CINCINNATI -- Wednesday brought a new episode in what's shaping up to be a years-long soap opera between the city and county over the Metropolitan Sewer District.
The crux of the fight are billions of dollars in upgrades to the countywide sewer system, mandated in a consent decree with the federal government. The decades-long work is needed to keep raw sewage out of local waterways during heavy rainfalls, which violates federal clean water laws.
Hamilton County commissioners claim ownership to the district and set its budget, while the city of Cincinnati is responsible for its day-to-day operations.
Adding fuel to the fire: The 50-year agreement that set up the joint sewer district expires in 2018, so both the city and county are jockeying for the best negotiating position when they consider whether to renew it. (County commissioners have already called for an early divorce, a move that would almost certainly end up in court.)
Perhaps the biggest punch to land Wednesday was a question over how much MSD really needs to pay into the Cincinnati Retirement System, the pension fund for thousands of city workers (including MSD staff). Cincinnati is unique in Ohio in that it has its own pension system, rather than paying into the statewide system. And Cincinnati Mayor John Cranley, along with other city leaders, just came to an agreement with current and retired employees on a deal to shore up the long-underfunded pension system over the next 30 years.
U.S. District Judge Michael Barrett helped hammer out the arrangement as a way for the city to resolve multiple lawsuits over its pension at once, and the move has helped bolster the city's credit ratings.
County commissioners claim the city has ignored their requests for details on the funding formula and threatened to withhold money from the pension system -- a move Cranley says flies in the face of Barrett's order and threatens the pensions of thousands of city workers.
Cranley said he'd sent an email asking to meet with commissioners next week and was waiting to hear back.
Commissioners on Wednesday also announced they agreed to cut $45 million from MSD's requested budget -- a move to stave of the year-after-year rate increases that have hit homeowners and businesses hard in recent years.
Cranley said those cuts were proposed by the city and that he appreciated the commissioners' support of them. If the cuts hadn't been made, commissioners said, rates would've gone up 4 percent next year.
Commissioners also called into question how the city-managed district is spending money on legal expenses -- the county says the city is using MSD ratepayer money to pay for attorneys to battle the county.
For its part, city leaders take issue with the county claiming ownership over the district: they point to a 1968 ordinance allowing the county to use the city's sewer infrastructure, but say that law never transferred title to the county.
"In fact, the County has specifically acknowledged in its public offering statements to the bond market that 'the City retained legal title to all such facilities,'" Scott Stiles, then interim city manager, wrote to Council in August 2014. "The City-owned assets are currently valued in excess of $1 billion."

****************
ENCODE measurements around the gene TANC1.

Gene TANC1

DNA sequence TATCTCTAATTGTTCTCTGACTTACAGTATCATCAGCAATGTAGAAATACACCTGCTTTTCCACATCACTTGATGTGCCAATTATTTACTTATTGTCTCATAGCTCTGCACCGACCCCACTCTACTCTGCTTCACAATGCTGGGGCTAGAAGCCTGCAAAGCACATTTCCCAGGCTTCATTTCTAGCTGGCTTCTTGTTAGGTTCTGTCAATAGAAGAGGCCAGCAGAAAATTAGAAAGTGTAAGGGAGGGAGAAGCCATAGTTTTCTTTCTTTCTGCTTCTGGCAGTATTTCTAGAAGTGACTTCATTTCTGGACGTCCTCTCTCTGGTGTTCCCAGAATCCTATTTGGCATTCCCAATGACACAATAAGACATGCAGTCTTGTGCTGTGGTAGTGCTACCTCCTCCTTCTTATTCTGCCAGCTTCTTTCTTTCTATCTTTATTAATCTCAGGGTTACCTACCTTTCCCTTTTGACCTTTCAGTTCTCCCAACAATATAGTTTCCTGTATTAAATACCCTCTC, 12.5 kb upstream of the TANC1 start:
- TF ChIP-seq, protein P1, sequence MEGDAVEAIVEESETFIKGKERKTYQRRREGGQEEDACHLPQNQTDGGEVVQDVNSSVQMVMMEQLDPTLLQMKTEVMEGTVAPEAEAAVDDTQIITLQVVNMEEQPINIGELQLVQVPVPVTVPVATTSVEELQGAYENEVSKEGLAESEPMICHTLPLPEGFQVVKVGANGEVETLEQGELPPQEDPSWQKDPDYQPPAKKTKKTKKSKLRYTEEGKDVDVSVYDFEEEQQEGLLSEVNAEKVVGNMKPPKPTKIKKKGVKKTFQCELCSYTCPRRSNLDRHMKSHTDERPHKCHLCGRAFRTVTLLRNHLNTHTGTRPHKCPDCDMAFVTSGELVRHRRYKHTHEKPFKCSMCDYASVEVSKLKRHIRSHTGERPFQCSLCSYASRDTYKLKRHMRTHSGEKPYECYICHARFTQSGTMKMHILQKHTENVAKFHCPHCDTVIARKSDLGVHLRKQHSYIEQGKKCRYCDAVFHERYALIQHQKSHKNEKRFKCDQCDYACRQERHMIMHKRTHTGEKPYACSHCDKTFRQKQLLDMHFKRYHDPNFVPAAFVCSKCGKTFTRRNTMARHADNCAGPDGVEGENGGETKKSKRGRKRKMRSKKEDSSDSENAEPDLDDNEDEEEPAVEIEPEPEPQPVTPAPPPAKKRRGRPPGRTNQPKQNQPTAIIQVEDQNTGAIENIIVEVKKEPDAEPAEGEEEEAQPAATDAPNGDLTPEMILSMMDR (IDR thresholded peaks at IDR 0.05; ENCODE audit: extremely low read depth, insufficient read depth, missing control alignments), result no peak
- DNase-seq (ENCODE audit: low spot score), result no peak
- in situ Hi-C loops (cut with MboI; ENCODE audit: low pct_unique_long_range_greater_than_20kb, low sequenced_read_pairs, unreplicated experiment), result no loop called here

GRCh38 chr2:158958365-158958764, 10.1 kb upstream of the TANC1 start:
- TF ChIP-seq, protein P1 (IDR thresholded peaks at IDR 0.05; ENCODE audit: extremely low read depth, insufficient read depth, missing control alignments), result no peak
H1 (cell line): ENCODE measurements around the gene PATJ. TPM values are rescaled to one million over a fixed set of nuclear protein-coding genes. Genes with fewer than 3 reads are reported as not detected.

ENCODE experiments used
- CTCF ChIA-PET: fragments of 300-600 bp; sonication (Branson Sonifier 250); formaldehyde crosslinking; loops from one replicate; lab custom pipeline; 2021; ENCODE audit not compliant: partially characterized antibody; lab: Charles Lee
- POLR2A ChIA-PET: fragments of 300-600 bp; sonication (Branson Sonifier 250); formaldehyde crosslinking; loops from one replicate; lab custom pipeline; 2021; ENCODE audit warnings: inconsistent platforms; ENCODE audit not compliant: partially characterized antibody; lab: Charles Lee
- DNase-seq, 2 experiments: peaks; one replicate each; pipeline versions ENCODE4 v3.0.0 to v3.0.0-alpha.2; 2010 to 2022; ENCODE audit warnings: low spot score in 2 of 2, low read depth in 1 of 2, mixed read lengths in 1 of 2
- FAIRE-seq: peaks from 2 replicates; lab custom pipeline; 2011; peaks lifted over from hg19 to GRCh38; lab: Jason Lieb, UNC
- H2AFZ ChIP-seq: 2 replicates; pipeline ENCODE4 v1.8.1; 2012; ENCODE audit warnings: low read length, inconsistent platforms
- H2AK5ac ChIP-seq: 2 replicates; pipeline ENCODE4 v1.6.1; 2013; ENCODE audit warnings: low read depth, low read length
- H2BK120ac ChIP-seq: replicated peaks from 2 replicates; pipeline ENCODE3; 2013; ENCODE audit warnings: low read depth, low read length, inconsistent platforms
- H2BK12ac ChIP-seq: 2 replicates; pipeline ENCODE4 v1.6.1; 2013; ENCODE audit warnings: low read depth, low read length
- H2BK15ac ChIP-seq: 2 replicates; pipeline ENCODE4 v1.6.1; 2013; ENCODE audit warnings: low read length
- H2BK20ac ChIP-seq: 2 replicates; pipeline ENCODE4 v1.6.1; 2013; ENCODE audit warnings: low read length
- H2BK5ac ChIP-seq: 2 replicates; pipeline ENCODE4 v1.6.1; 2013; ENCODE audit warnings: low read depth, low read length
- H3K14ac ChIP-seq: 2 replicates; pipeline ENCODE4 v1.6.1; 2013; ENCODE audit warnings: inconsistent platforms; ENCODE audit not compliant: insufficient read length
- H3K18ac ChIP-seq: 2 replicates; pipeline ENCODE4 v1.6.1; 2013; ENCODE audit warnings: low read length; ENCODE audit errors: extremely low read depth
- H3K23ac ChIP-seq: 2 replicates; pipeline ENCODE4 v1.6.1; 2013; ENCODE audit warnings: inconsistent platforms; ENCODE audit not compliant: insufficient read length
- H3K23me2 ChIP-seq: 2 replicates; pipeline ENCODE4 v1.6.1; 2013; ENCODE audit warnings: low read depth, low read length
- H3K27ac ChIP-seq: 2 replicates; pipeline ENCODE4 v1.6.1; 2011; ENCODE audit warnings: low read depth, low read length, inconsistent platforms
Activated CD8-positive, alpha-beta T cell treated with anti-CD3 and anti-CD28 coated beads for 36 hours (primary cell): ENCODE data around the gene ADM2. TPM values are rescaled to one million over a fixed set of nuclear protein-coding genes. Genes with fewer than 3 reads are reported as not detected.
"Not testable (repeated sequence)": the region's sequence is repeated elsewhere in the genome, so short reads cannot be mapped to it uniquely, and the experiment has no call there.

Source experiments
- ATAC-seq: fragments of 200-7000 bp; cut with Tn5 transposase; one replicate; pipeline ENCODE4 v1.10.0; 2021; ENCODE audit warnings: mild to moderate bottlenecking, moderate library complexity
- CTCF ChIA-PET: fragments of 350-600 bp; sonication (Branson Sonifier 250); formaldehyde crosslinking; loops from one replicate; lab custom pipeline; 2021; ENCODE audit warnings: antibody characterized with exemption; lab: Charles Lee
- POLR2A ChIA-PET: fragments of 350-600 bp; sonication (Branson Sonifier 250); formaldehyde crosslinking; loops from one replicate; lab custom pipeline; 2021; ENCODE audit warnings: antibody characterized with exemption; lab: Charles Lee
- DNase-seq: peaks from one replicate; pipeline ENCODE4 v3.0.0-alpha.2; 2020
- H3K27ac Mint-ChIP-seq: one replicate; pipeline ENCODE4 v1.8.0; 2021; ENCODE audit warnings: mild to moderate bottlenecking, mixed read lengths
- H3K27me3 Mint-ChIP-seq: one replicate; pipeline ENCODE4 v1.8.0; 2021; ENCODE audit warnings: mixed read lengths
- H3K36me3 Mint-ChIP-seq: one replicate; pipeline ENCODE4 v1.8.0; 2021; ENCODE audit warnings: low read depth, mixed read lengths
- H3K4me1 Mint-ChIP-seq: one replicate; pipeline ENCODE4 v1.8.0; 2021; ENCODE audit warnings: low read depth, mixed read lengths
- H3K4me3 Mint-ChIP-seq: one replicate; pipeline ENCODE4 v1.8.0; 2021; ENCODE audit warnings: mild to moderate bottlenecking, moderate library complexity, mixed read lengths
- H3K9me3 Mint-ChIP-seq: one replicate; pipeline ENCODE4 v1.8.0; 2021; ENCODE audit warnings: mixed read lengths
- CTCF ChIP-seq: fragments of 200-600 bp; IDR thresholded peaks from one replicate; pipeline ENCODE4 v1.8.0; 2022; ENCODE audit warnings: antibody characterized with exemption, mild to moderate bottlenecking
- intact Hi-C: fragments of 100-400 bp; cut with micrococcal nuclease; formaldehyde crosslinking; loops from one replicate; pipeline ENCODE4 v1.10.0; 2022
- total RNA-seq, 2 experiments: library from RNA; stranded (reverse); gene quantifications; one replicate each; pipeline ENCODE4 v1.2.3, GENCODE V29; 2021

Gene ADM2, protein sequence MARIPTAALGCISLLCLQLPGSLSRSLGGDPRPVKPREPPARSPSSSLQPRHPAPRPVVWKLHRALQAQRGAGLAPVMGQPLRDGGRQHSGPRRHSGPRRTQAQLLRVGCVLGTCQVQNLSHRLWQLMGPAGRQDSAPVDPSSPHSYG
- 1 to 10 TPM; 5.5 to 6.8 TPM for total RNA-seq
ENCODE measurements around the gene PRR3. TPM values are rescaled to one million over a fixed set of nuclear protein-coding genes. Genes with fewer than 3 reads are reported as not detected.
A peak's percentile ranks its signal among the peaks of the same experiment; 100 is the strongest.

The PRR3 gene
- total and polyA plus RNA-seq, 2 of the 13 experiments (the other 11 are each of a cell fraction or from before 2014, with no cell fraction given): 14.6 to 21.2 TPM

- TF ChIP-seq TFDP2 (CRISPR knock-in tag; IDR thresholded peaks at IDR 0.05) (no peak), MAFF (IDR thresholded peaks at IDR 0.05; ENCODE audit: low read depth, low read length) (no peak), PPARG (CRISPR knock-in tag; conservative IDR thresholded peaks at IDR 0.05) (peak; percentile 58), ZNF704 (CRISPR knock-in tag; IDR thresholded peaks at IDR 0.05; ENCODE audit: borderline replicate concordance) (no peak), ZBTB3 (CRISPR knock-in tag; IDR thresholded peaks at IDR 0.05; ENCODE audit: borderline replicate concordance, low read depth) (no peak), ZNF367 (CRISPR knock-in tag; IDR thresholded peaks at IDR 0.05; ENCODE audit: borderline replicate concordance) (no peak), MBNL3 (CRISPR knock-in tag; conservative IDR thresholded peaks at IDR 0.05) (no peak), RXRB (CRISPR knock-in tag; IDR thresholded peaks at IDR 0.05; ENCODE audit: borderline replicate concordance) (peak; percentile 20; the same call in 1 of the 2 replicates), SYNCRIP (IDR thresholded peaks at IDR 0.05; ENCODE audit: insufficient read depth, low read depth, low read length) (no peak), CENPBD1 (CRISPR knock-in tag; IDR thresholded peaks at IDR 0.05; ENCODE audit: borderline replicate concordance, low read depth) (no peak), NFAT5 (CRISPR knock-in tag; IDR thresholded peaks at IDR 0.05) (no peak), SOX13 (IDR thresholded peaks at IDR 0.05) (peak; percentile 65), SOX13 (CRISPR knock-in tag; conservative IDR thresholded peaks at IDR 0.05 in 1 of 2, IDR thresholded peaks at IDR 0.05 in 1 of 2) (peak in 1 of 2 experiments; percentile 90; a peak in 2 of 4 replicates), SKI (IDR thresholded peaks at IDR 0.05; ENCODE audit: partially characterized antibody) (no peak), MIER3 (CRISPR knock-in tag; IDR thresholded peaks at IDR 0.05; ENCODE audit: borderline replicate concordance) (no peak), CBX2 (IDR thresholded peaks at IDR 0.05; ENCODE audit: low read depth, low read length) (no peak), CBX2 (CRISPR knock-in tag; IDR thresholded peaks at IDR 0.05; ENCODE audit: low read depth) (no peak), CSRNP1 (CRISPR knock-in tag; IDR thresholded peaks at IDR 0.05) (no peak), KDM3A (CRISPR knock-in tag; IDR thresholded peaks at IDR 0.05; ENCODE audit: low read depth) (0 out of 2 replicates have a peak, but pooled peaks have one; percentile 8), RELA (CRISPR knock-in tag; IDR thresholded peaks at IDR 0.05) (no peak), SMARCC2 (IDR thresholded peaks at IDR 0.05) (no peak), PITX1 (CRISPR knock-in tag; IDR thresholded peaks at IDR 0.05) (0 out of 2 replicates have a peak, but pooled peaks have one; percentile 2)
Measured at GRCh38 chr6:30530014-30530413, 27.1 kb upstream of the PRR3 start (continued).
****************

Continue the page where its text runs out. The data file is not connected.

But just weeks before Stiles' memo, a federal magistrate ruled that Hamilton County is the lawful owner and controller of the Metropolitan Sewer District. U.S. District Court Magistrate Karen Litkovitz found the city doesn't have the authority to impose its own rules over MSD because the county is the ultimate decision-maker.
That ruling centered on the city's so called "responsible bidder" law, which, among other things, required companies bidding on work valued at $400,000 or more to employ apprentices and pay 10 cents per hour for each worker into a fund for a pre-apprenticeship program. The county objected to those rules and ultimately prevailed.
Ultimately, Cranley said he hoped the city and county would sign onto an extension of the 1968 deal with amendments both parties could agree on.
The sewer district will be a key point of debate in the upcoming race for Hamilton County commissioner: Incumbent Greg Hartmann, a Republican, stunned many when he decided he wouldn't run for reelection after State Rep. Denise Driehaus, a Democrat, announced she was entering the race. Colerain Township Trustee Dennis Deters, a Republican, emerged late Wednesday as his party's likely candidate when Cincinnati City Councilman Charlie Winburn, who'd been considering a run for county commission, filed as a candidate for county recorder instead.
Deters, 40, is the youngest of eight siblings, including Hamilton County Prosecutor Joe Deters. If elected as commissioner, Dennis Deters would oversee his older brother’s budget. Dennis Deters said that wouldn’t be a conflict of interest for him and called it a “red herring.”
“When I’ve comes down to it, I’ve always done what’s right,” Dennis Deters said. “I don’t foresee a conflict of interest reviewing a budget, as attorneys we’ve both got ethical standards.”
Andrew Pappas, a Republican trustee from Anderson Township, also filed to run against incumbent Commissioner Todd Portune, a Democrat.
Hamilton County commissioners make $87,075.
WCPO.com's Amanda Seitz contributed to this report.